The Endurance of National Constitutions

The Endurance of National Constitutions Author Zachary Elkins
ISBN-10 9781139479745
Release 2009-10-12
Pages
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Constitutions are supposed to provide an enduring structure for politics. Yet only half live more than nine years. Why is it that some constitutions endure while others do not? In The Endurance of National Constitutions Zachary Elkins, Tom Ginsburg and James Melton examine the causes of constitutional endurance from an institutional perspective. Supported by an original set of cross-national historical data, theirs is the first comprehensive study of constitutional mortality. They show that whereas constitutions are imperilled by social and political crises, certain aspects of a constitution's design can lower the risk of death substantially. Thus, to the extent that endurance is desirable - a question that the authors also subject to scrutiny - the decisions of founders take on added importance.



Interpreting Statutes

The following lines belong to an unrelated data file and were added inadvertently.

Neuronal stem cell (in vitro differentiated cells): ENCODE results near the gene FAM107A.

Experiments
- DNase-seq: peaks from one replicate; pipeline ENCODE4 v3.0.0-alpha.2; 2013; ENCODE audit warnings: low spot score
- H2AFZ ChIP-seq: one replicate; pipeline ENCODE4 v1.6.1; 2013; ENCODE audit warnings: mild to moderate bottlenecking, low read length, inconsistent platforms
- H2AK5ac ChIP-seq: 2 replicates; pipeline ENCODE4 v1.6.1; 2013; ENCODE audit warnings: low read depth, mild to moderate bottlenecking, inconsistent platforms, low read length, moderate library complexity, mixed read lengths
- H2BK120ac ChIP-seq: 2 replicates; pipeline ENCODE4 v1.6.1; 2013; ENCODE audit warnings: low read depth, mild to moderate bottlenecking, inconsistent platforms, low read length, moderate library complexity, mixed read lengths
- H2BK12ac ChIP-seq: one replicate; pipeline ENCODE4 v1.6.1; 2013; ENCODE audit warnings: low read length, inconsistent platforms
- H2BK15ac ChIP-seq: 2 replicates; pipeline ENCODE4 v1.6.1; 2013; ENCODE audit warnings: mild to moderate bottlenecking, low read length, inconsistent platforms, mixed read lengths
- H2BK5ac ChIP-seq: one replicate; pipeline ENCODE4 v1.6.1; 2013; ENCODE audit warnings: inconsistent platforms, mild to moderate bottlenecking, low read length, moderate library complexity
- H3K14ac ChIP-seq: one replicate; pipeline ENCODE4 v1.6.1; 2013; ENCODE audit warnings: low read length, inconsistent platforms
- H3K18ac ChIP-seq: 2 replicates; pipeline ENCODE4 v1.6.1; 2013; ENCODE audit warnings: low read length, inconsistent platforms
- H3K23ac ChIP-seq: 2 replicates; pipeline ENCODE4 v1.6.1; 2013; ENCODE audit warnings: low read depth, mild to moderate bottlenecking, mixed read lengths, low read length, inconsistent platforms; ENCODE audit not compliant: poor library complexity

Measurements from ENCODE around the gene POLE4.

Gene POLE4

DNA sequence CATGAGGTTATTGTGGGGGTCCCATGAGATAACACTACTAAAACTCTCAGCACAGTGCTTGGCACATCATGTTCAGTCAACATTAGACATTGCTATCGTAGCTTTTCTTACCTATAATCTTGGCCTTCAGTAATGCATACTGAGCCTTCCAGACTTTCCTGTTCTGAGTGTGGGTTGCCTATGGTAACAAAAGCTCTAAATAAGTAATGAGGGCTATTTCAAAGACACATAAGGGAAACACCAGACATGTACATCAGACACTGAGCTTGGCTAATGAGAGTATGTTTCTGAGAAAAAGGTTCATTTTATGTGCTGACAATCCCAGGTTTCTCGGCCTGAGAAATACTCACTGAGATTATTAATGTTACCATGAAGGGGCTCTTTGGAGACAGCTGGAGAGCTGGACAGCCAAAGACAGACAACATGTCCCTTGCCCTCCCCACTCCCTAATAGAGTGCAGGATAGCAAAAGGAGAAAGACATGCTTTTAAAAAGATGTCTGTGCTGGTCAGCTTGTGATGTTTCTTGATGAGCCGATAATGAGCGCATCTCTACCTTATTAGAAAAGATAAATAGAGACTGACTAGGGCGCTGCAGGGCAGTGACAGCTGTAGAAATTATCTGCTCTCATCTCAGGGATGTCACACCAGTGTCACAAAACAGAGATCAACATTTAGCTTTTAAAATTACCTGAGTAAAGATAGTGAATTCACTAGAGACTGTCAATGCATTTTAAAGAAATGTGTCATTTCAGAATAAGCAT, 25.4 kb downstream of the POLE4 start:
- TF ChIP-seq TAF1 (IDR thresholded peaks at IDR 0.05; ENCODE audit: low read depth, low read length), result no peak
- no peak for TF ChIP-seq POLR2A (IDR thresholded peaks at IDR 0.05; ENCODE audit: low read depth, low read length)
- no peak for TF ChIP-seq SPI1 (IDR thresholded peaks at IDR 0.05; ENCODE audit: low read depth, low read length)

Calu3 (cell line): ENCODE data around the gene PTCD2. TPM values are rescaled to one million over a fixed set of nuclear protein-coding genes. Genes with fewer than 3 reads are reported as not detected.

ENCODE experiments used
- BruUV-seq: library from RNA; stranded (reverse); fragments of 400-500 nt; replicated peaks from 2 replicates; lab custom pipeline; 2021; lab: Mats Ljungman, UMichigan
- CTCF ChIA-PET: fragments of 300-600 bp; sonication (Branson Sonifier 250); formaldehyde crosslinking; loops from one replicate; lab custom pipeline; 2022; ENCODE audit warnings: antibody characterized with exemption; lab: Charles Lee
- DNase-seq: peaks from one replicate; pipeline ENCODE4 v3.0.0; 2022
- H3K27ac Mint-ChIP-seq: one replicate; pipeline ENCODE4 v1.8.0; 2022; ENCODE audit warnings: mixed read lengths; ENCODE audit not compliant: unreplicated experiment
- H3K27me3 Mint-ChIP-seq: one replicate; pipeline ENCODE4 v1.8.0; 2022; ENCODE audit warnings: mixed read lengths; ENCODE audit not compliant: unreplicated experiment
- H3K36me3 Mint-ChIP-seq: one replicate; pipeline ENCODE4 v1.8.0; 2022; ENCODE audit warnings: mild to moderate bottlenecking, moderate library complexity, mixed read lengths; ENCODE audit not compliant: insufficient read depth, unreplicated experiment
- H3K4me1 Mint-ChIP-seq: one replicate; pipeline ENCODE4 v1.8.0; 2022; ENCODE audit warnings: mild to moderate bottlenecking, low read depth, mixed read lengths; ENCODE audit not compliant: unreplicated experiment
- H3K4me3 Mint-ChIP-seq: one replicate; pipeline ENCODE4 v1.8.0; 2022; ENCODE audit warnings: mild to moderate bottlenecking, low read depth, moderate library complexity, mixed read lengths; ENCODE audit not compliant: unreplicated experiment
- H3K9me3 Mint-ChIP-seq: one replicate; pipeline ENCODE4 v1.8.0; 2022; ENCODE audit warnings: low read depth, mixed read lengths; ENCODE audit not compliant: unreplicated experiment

Interpreting Statutes Author D. Neil MacCormick
ISBN-10 9781351926386
Release 2016-12-05
Pages 576
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This book is a work of outstanding importance for scholars of comparative law and jurisprudence and for lawyers engaged in EC law or other international forms of practice. It reviews, compares and analyses the practice of interpretation in nine countries representing Europe as well as the US and Argentina in common and civil law; it also explores implications for general theories of interpretation and of justification. Its authors, who include Aulis Aarnio, Robert Alexy, Ralf Dreier, Enrique Zuleta-Puceiro, Michel Troper, Christophe Grzegorczyk, Jean-Louis Gardes, Enrico Pattaro, Michele Taruffo, Massimo La Torre, Jerry Wroblewski, Alexsander Peczenik, Gunnar Bergholtz and Zenon Bankowski, as well as editors Robert S. Summers and D. Neil MacCormick, constitute an international team of great distinction; they have worked on this project for over seven years.